recursive method used to solve the YuleWalker equations is the Levinson
algorithm [27, 28, 291. The Levinson problem is one of determining
16
the coefficients in an AR model such that the onestepahead prediction
is optimal in the minimum meansquareerror sense.
That is,
N1
YNIN1 = YNi Yi
i=O
(38)
where YNI1N is the onestepahead prediction of YN and N is the number
of data points in the sequence being modeled. Application of the projec
tion theory leads to
EI(YN YNIN1) Yj'] = 0
j=0,1,2, ..., NI
(39)
which, when combined with equation (38), results in
N1
E[yNYj'] = YNi E[yiYj']
i=0
j=0,1,2, ..., N1.
Equation (40) can be written as
N1
CNj = I YNiCij
i=0
(40)
(41)
by letting
Cij = E[yiYj'] .
(42)
The minimized meansquareerror of the prediction can be shown to be
N1
N = CO + YNi CiN (43)
i=0
17
To find A(z) we postmultiply equation (1) by Y'kr and take expec
tations to give
n m
Cr = AiCri + i BjDrj ,
i=l j=l
(44)
(45)
Cr=E[yk+ryk'l
Dr=E[ek+ryk'].
(46)
Since a future input cannot affect the present output of a causal system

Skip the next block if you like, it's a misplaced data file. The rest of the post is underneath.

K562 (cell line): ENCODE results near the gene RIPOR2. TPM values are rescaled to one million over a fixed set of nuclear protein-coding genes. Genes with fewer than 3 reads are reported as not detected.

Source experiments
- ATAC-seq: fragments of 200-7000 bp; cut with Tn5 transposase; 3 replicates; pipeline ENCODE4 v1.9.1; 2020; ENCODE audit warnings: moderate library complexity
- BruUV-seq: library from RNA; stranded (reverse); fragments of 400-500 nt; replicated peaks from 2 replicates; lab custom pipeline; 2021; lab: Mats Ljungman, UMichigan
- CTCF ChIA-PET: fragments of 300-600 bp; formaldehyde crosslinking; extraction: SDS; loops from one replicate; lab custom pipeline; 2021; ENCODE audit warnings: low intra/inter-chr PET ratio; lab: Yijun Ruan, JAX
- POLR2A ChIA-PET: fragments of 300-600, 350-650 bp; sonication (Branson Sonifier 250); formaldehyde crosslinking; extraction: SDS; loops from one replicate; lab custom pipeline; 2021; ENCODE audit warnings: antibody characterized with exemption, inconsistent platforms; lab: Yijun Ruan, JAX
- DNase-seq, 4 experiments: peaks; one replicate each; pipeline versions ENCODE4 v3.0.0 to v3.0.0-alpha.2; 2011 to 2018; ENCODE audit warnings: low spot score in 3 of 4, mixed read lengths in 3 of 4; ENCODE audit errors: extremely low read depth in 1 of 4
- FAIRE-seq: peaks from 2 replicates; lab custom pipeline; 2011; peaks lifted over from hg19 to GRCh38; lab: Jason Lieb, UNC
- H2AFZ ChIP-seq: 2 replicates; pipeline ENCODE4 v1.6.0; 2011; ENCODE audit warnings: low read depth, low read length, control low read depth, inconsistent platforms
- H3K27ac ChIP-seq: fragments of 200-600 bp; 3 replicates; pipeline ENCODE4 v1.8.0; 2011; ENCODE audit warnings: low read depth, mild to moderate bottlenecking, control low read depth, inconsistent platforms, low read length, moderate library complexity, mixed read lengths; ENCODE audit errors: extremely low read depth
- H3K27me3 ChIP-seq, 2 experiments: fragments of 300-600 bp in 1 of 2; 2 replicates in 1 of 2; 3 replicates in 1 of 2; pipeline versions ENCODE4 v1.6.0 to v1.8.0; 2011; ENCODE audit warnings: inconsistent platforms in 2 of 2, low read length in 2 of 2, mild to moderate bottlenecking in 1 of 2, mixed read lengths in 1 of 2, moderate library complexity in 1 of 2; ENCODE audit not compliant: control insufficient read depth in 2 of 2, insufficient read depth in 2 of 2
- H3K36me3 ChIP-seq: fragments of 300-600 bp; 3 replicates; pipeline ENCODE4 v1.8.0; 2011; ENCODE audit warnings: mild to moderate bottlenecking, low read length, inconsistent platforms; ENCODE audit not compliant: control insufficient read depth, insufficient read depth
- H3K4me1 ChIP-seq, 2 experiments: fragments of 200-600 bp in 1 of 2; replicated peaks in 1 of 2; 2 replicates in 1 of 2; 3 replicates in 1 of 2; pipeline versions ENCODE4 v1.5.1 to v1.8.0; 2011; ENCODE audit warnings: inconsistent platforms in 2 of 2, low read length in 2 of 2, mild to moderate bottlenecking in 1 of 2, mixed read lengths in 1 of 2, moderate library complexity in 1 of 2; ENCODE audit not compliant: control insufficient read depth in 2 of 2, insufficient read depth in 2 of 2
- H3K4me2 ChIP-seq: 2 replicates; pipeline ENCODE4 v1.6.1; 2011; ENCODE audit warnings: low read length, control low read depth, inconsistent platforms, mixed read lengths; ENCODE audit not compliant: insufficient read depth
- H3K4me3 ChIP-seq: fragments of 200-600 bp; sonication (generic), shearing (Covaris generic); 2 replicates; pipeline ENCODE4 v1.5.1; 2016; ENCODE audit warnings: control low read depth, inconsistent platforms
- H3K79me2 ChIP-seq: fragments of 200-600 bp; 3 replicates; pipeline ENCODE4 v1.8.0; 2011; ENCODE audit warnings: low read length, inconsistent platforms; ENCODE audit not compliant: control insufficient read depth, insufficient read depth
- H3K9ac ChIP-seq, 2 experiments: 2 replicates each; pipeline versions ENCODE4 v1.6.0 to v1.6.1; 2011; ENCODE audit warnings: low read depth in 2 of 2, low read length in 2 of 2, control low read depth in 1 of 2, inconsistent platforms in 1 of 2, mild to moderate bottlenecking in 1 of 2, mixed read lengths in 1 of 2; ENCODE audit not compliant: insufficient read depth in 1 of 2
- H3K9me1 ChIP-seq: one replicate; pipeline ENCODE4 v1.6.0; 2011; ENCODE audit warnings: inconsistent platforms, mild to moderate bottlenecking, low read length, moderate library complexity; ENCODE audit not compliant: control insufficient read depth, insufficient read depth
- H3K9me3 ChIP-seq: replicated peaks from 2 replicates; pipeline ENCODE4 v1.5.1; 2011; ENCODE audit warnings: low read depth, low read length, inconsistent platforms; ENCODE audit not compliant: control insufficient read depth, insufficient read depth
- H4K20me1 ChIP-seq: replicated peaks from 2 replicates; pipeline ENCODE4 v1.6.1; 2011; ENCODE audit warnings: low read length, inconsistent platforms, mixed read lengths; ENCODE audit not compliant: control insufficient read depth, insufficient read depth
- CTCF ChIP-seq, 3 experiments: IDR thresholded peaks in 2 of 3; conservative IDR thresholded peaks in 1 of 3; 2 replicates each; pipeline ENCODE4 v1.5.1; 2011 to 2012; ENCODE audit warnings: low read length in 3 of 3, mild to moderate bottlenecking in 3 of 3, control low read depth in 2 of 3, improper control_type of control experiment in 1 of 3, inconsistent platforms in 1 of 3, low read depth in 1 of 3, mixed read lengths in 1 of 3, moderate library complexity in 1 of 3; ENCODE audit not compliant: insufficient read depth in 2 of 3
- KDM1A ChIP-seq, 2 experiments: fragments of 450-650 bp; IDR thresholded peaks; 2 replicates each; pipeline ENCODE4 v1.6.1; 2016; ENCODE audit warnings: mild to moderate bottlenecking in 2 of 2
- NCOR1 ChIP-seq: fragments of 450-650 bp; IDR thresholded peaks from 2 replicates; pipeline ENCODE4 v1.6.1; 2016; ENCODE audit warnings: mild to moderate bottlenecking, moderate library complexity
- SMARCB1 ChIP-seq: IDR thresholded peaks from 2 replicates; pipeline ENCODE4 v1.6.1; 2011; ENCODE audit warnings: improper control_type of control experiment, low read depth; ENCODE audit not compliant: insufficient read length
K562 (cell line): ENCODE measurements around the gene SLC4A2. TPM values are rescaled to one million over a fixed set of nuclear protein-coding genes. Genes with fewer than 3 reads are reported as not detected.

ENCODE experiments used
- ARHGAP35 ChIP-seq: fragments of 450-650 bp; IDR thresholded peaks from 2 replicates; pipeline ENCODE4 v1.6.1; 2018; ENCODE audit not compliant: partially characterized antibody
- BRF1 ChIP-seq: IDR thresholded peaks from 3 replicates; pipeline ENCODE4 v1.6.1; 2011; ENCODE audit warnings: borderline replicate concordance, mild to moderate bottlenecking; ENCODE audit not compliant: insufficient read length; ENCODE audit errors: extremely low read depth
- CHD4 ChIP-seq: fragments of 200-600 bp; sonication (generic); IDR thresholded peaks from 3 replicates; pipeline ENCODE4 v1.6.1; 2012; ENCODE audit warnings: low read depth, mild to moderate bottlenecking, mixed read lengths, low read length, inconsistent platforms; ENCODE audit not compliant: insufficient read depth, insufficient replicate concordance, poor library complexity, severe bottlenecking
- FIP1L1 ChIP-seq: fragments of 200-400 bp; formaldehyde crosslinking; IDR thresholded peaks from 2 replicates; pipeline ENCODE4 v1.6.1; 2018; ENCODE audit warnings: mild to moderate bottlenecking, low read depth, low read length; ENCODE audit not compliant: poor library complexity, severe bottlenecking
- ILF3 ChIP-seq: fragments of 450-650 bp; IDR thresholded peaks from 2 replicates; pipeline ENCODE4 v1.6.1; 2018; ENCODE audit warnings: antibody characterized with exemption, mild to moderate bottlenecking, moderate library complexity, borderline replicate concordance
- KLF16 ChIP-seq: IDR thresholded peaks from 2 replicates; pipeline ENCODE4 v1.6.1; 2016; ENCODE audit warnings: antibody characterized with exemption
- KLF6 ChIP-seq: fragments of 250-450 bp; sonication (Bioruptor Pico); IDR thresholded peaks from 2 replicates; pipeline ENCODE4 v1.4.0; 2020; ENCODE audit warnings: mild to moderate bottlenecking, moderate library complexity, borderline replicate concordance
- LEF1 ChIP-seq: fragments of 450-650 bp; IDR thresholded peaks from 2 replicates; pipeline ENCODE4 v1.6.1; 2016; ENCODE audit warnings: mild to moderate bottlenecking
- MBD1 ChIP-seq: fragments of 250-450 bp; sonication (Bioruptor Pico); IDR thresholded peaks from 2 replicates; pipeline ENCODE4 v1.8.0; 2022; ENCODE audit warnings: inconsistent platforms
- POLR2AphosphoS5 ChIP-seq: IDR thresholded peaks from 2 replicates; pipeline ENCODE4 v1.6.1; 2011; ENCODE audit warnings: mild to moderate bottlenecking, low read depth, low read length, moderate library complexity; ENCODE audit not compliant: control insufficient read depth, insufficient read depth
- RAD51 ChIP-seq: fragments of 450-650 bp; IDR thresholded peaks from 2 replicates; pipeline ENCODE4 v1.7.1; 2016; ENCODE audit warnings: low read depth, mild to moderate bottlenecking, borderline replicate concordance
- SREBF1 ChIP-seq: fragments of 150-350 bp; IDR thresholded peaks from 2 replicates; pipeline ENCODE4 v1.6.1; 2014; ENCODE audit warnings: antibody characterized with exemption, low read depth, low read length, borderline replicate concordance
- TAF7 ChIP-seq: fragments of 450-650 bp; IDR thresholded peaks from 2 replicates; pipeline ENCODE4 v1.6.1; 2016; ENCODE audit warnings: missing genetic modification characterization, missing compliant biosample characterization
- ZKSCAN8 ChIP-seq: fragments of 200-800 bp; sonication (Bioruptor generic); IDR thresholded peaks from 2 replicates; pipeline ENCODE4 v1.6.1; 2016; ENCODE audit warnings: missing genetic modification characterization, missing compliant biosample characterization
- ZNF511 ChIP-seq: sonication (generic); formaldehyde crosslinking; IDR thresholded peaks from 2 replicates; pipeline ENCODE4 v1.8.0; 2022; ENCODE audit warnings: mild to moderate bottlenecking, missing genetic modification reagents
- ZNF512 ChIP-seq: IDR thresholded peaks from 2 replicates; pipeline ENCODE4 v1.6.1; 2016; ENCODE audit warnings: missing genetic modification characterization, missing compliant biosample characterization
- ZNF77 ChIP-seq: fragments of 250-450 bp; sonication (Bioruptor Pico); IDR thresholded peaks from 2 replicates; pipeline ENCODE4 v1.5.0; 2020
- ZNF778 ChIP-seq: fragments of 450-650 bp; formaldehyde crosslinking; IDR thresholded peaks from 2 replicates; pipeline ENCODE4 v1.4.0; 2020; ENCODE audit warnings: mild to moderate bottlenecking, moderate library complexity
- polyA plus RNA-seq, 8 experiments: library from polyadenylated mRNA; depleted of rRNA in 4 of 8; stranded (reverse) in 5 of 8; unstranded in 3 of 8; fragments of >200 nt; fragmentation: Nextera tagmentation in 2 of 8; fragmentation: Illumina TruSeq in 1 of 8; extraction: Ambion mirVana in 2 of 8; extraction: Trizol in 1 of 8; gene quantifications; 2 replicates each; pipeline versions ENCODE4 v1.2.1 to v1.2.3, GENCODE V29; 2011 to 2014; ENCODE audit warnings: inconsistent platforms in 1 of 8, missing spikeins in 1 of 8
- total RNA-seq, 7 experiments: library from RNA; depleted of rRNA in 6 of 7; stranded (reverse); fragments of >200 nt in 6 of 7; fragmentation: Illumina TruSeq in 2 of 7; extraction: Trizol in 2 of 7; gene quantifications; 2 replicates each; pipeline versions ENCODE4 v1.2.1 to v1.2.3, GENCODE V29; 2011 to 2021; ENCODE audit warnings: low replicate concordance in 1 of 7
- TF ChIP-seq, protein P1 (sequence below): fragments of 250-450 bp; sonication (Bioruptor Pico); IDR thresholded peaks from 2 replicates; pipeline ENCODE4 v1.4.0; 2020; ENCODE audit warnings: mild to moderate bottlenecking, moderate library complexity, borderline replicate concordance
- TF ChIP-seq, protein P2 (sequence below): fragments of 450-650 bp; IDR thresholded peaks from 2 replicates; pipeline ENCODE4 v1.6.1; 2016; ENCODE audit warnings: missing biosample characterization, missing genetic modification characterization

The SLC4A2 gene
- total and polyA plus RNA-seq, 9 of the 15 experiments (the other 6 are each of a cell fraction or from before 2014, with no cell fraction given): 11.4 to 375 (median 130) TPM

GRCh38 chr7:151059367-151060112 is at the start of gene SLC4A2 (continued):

we can write
(47)
Dr_ = 0
which further leads to
n m
Cr = I AiCri + Z BjDrj
i=l j=l
O
(48)
n
Cr = C AiCri r>m.
i=l
We can determine the Ai (l
solving the set of linear equations,
(49)
I A1 A2 *An ]I
Cm
Cml1
Cm+1 ...
Cm ...
Cmnl Cmn **
Cm+nl
Cm+n2
C
Cm
S= [Cm+l *** m+nI (50)
Equations (50) are commonly referred to as the modified, extended [23],
or shifted YuleWalker equations.
where
and
18
ARMA Model Identification Algorithm
The purpose of the algorithm is to find the autocorrelation matrix
at the smallest lag which is a linear combination of other autocorrela
tion matrices. The model order is related to the position of this
matrix in a larger block Toeplitz matrix formed from the autocorrelation
sequence. The matrix is found by searching the block Toeplitz for a
reduction in rank of submatrices. Rank reduction is determined by com
puting eigenvalues. When the rank of a submatrix is reduced by the